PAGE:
Lithuania's resort towns, like Nida, are becoming popular destinations for people seeking to self-isolate from the pandemic. The locals are not thrilled, fearing they might bring the coronavirus.
It is low season in Nida, Lithuania's quiet coastal resort town on the Curonian Spit, but it is much more lively than usual for this time of the year.
As the country has called a nationwide quarantine, people from the big cities are coming to self-isolate in Nida, raising concerns among the locals.
Albertas is walking his dog along the pier. He lives in Kaunas, but came to Nida for a week, since his family owns a flat here. He says there are noticeably more people than is usual for March.
“Much more. But they mostly stay indoors, do not walk in big groups,” he says.
Kristupas and his family came to Nida from Vilnius. “We chose [to come] for self-isolation, because [...] we thought it would be better here than in the capital city,” he says.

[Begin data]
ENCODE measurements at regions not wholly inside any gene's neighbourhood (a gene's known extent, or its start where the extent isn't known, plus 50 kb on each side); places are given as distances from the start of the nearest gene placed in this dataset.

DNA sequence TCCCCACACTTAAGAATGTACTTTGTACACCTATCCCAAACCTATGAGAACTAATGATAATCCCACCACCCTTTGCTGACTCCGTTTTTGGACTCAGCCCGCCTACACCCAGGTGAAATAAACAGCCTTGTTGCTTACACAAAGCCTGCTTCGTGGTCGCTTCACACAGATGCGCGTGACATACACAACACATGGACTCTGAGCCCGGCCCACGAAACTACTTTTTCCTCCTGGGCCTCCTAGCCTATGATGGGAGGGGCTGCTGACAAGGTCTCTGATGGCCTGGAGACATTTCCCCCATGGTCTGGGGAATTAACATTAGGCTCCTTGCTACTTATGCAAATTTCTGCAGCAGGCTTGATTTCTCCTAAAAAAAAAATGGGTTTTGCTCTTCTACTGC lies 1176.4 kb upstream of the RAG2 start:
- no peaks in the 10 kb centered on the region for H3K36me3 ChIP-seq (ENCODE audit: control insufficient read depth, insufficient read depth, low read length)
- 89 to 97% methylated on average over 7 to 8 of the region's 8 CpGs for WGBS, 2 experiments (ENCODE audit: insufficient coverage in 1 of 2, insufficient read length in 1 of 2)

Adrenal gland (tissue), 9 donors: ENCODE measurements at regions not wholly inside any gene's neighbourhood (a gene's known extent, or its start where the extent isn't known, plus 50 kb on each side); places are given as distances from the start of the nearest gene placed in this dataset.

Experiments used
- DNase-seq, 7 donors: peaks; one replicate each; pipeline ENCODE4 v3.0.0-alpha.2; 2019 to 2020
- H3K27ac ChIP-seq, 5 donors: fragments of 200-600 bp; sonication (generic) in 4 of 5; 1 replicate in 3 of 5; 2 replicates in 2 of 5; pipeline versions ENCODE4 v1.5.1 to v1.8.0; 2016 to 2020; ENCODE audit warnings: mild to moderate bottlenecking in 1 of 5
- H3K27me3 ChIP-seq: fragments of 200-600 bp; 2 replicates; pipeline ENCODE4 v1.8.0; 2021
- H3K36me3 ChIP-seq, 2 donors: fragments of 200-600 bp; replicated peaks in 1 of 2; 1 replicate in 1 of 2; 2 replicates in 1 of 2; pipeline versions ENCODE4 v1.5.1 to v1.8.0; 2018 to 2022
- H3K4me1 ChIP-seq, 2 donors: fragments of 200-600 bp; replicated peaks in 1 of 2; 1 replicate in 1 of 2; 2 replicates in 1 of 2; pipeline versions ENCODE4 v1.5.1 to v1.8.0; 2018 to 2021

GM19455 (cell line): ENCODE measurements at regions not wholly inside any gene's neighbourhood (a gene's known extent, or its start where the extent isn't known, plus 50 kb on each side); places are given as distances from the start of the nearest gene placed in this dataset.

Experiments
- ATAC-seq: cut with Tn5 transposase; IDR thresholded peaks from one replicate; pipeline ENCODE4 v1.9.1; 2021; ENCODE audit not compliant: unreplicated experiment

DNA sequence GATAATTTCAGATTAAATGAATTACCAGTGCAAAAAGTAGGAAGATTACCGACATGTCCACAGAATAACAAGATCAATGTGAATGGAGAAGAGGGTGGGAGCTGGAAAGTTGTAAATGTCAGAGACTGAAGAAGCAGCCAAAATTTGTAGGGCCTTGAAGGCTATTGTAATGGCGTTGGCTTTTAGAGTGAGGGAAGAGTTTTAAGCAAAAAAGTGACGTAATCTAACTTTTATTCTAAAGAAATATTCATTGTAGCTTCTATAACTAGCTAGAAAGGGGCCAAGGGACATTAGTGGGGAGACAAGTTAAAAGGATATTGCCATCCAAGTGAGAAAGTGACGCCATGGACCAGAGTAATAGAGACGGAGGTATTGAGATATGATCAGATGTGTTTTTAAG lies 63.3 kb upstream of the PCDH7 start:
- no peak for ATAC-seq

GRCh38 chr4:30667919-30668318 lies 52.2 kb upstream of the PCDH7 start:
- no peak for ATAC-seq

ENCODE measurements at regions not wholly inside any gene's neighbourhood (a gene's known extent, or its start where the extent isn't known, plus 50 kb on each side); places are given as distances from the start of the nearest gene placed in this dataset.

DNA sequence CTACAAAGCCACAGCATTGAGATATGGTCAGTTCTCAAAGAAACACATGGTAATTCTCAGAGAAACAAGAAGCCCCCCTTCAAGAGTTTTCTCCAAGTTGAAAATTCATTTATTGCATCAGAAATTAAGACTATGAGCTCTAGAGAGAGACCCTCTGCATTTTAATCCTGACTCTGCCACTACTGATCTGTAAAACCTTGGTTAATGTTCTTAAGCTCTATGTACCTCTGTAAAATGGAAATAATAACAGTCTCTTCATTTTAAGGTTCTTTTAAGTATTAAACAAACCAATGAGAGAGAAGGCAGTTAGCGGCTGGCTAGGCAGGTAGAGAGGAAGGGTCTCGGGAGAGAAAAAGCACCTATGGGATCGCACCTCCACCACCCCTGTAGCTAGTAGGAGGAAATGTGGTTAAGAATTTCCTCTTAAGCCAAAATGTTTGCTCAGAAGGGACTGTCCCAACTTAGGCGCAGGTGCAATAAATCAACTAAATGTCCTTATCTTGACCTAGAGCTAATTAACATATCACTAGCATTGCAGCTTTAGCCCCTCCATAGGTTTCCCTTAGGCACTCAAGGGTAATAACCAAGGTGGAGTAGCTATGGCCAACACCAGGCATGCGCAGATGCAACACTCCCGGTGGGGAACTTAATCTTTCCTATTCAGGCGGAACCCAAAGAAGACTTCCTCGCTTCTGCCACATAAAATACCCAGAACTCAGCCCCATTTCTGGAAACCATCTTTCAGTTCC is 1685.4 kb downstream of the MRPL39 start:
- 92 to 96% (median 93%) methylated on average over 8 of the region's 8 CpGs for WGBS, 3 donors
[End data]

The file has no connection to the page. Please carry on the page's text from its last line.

The town is quite isolated: it lies across the Curonian Lagoon from the mainland and the only link is a ferry to Klaipėda some 50 kilometres away.
In midday, the town's main streets look quite empty, but more people can be seen walking along the sea, the Curonian Lagoon or in the woods nearby. Few of them are wearing masks.
The locals, who would otherwise be happy with extra business, fear that the visitors may bring the coronavirus.
Darius Jasaitis, the mayor, says that the town's council even considered raising fees for entering the town to discourage visitors.
While there are so far no restrictions on travel within the country, Jasaitis warns that Nida is not ready to accommodate many visitors. Groceries have to be brought from the mainland by ferry and there are only two medical emergency teams on duty.
“If something happens while playing, you may have to wait a day for the ambulance to come,” Jasaitis says. “If you're coming [to Nida] today, it's not quite like Alaska, but it's pretty close.”
Like in the rest of the country, hotels and cafes in Nida are closed due to the coronavirus quarantine. If the restrictions continue into the summer, it would be a disaster for the town's economy, Jasaitis says.
On the other hand, if the quarantine is lifted before the summer season, Lithuanians may be inclined to spend vacation inside the country, according to Jasaitis.